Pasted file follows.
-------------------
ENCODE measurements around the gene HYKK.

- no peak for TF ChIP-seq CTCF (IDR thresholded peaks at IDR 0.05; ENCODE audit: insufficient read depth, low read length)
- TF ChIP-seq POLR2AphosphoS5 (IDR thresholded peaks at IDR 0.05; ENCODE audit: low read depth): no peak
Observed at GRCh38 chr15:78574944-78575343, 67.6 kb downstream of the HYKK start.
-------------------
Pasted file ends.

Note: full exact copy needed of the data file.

ENCODE measurements around the gene HYKK.

- no peak for TF ChIP-seq CTCF (IDR thresholded peaks at IDR 0.05; ENCODE audit: insufficient read depth, low read length)
- TF ChIP-seq POLR2AphosphoS5 (IDR thresholded peaks at IDR 0.05; ENCODE audit: low read depth): no peak
Observed at GRCh38 chr15:78574944-78575343, 67.6 kb downstream of the HYKK start.